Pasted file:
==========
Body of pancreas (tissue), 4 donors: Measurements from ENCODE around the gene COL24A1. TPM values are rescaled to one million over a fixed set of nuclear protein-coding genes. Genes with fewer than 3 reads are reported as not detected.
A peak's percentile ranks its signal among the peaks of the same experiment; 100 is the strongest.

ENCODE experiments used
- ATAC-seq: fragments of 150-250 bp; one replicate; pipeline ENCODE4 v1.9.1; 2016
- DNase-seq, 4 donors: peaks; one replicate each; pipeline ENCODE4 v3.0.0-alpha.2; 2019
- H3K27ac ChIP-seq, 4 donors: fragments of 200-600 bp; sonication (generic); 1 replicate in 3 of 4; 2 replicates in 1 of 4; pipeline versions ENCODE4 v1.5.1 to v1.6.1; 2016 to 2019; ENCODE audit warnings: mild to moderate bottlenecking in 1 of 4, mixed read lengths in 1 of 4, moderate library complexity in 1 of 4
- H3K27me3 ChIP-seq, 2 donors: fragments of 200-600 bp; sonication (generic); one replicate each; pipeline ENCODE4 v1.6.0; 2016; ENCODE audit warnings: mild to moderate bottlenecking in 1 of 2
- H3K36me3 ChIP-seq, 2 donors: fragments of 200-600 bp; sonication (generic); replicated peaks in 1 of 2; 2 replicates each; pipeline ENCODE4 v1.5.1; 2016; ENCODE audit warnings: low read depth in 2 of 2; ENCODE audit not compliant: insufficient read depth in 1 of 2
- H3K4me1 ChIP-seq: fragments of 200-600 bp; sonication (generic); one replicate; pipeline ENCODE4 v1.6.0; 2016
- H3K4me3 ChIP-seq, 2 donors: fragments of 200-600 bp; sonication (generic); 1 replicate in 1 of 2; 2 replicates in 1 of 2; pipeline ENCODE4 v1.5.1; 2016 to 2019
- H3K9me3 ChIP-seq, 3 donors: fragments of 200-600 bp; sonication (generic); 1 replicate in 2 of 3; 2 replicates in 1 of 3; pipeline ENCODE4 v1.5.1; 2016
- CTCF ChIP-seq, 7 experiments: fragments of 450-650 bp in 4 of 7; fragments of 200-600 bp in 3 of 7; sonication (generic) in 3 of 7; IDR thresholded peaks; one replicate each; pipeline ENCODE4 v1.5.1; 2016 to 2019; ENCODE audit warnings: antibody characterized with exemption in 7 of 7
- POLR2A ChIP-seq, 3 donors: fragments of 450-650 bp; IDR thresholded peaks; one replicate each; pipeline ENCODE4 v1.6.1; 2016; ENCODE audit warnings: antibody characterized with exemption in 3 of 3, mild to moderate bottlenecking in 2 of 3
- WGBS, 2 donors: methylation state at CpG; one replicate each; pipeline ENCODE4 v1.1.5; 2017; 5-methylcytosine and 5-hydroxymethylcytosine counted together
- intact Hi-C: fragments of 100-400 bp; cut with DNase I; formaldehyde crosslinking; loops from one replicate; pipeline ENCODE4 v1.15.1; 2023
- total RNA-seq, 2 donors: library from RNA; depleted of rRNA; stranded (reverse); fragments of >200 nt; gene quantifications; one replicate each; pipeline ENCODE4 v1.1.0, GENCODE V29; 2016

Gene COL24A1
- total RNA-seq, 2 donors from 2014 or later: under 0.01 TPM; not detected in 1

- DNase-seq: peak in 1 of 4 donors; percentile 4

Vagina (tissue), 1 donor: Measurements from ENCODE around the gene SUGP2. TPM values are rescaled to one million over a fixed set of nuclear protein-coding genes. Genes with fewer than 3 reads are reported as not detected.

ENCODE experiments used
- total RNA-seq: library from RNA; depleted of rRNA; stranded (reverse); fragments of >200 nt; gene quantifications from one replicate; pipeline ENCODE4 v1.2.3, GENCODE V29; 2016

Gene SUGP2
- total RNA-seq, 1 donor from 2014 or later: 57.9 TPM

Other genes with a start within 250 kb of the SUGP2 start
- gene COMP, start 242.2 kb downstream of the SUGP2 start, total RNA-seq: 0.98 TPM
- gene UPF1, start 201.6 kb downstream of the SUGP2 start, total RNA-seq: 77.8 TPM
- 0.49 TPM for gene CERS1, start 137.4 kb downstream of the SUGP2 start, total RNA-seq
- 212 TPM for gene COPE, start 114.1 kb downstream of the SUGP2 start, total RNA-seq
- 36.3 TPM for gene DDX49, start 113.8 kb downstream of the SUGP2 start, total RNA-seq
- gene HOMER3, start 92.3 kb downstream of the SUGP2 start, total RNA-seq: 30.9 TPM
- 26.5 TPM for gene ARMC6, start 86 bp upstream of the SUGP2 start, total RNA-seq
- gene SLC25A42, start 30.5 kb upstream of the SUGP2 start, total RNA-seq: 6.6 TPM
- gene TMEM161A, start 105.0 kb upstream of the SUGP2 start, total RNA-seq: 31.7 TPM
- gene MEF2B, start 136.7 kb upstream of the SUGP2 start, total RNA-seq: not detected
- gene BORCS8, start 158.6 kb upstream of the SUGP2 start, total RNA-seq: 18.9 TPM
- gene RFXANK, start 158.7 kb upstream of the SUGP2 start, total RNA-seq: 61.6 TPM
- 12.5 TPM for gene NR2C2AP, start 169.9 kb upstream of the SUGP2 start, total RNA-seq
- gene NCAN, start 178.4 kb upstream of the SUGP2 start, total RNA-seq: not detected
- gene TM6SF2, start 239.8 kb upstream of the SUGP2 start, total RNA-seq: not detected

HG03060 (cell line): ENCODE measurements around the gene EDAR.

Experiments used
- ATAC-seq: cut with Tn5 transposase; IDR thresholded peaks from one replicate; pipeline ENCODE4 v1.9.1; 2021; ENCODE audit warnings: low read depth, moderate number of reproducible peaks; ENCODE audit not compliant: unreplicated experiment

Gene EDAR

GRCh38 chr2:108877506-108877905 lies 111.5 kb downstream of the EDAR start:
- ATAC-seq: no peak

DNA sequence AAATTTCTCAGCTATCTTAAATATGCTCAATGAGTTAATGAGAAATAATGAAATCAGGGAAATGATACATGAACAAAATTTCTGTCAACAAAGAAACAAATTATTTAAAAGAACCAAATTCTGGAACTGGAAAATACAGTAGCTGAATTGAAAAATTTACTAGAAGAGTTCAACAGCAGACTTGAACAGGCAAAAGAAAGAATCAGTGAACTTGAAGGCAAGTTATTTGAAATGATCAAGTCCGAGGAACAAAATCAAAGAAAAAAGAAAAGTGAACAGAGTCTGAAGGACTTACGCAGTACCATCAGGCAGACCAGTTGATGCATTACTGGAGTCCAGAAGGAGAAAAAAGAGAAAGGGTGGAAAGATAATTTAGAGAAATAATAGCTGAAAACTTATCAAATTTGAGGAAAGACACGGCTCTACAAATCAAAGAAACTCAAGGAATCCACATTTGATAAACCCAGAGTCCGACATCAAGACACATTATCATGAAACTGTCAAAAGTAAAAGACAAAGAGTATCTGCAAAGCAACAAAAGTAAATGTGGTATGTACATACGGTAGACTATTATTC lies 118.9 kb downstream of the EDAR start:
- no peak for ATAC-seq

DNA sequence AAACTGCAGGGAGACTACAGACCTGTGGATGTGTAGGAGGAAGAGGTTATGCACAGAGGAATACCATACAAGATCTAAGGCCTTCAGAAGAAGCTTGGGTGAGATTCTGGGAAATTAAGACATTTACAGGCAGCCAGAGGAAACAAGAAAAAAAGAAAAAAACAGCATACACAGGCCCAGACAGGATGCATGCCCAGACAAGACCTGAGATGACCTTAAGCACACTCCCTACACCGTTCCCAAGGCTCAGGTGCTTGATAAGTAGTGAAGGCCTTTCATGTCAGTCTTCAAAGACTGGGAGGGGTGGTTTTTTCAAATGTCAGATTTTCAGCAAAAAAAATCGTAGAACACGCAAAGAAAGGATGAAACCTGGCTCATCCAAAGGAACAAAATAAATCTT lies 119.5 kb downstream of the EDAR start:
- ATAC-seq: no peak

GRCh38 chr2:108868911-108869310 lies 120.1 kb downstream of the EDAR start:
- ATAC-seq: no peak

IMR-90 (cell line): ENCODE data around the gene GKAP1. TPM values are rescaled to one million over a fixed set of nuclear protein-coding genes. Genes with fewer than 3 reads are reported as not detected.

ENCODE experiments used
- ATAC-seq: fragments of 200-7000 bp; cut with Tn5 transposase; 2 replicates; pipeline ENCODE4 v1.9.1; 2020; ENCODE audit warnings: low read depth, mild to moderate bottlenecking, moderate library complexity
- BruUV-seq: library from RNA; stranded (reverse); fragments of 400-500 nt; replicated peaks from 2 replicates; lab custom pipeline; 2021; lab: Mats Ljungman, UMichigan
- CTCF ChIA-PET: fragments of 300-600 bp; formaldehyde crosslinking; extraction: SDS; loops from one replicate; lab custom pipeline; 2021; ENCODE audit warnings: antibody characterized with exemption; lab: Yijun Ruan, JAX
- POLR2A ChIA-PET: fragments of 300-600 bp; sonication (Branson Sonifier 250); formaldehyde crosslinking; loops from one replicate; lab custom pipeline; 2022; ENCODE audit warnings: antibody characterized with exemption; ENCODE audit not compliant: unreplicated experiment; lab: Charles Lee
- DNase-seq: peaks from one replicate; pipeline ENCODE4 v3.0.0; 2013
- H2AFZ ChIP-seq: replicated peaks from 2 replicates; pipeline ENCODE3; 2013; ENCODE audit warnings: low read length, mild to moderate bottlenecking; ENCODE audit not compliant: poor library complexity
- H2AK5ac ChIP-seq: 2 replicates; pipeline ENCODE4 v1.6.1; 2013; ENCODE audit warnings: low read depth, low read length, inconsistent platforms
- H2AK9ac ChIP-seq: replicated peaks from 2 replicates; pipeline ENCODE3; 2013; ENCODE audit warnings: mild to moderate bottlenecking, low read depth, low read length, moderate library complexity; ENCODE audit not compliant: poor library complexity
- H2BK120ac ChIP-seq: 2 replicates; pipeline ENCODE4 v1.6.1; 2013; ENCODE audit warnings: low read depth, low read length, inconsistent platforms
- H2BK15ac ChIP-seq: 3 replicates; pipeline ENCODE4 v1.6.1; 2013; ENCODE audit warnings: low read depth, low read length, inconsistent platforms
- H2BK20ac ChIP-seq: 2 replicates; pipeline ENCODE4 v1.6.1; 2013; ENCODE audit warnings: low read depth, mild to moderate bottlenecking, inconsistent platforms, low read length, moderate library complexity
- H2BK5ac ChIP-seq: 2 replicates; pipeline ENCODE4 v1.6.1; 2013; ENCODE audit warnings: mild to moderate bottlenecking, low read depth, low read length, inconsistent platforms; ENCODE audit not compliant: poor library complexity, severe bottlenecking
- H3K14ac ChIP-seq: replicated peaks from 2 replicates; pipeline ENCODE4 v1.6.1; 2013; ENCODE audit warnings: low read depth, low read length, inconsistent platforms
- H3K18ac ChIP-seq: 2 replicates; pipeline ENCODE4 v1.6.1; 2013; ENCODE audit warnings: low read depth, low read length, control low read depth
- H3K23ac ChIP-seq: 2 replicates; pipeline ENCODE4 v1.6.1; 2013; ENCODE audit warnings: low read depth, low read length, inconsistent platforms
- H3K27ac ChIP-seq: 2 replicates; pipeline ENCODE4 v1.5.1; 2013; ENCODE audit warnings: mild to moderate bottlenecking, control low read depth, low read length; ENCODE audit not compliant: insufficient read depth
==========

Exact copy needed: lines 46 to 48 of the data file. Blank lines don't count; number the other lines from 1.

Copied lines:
- ATAC-seq: no peak

DNA sequence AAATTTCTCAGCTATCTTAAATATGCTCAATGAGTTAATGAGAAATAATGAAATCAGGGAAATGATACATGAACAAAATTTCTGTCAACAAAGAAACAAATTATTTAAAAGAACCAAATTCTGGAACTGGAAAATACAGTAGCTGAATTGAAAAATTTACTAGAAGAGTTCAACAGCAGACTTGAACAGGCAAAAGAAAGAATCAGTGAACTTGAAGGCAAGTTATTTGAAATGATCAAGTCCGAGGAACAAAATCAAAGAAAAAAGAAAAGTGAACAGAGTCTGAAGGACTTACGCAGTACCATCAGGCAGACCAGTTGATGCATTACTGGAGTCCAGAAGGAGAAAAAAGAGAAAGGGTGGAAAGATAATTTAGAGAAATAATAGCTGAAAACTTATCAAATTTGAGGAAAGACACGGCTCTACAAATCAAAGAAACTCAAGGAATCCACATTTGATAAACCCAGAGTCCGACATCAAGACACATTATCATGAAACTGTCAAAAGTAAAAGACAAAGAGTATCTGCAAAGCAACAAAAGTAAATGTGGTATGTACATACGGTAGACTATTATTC lies 118.9 kb downstream of the EDAR start:
- no peak for ATAC-seq